I was in the Berkshires recently for a meditation retreat. On day #2, I heard there was a yoga class and went to check it out. When I got to there, I saw to my snotty Manhattan dismay that the woman who’d served me oatmeal an hour ago was dressed in her sweats and ready to lead class.
Was this some half-assed attempt to throw the asana crowd a bone? Where had she studied anyway? I could feel my not-so-deeply hidden yoga snobbery boiling up. Even worse, I knew that if I maneuvered myself into a conversation and asked this woman about lineages and teachers, she would ask me the same questions, thereby giving me the opportunity to lay down my ace.
“I studied in Mysore,” I imagined myself saying, which would distinguish me as a serious student who’d not only gone to India but studied in the town of PK Jois. I am not sure why, but somehow the more decent side of my brain took over and I decided, for once, not to play yogic one-upmanship, and joined the class as just another anonymous student.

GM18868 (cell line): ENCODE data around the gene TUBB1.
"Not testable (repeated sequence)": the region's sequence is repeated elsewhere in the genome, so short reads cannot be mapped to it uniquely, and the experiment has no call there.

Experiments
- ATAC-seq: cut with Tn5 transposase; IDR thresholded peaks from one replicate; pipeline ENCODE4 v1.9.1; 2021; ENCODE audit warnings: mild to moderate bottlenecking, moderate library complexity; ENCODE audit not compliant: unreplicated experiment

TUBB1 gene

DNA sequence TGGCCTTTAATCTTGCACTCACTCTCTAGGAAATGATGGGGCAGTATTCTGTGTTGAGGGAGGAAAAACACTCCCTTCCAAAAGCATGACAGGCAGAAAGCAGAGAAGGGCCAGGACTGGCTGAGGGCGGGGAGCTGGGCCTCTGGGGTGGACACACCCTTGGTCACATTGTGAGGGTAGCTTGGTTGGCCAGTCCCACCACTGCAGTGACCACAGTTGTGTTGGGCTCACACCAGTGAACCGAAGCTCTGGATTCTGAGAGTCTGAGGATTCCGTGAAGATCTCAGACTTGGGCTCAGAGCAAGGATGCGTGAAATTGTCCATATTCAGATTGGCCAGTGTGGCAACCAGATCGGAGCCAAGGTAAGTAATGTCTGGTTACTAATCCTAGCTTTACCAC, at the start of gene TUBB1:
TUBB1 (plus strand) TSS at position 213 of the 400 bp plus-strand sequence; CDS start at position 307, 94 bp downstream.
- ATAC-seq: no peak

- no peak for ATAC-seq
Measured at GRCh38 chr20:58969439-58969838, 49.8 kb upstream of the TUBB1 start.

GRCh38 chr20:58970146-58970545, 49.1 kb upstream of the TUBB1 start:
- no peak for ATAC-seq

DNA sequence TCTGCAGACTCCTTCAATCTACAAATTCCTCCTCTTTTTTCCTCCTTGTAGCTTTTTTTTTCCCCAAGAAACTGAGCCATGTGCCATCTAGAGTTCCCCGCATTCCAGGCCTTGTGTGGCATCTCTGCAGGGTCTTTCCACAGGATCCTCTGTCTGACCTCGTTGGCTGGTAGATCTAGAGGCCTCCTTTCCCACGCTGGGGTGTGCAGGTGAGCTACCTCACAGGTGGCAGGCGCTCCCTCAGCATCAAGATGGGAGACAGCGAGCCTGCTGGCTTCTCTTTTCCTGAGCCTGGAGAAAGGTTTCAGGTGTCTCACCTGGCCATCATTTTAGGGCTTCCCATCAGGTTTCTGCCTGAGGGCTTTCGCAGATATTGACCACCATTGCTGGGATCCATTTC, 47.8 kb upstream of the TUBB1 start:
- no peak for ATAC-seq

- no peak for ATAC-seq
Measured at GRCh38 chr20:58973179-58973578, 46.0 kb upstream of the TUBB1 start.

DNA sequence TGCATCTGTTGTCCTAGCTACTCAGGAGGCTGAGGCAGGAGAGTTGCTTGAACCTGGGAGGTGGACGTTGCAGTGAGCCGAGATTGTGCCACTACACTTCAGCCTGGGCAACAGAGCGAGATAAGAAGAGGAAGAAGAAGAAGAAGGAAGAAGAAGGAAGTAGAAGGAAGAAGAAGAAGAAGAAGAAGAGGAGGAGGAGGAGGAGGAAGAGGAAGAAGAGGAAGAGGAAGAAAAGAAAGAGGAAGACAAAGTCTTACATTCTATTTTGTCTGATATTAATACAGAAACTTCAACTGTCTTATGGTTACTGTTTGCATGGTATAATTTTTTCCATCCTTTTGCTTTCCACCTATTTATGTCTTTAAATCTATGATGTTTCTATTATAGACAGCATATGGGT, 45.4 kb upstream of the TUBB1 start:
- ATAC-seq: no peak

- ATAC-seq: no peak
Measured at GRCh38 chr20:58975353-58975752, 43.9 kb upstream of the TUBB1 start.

This, dear reader, had the unintended consequence of putting me into a real pickle. I wanted to be serious. Sitting there on my little 3 by 5 piece of rubber real estate, I wanted to focus solely on the practice and not let my mind wander back to the teacher and her credentials. I wanted to embody that idea. Have you ever tried? It requires thought, attention to detail, a true and honest meditation on the practice. And it made that class, held in a former chicken coop, perhaps the hardest one I ever took.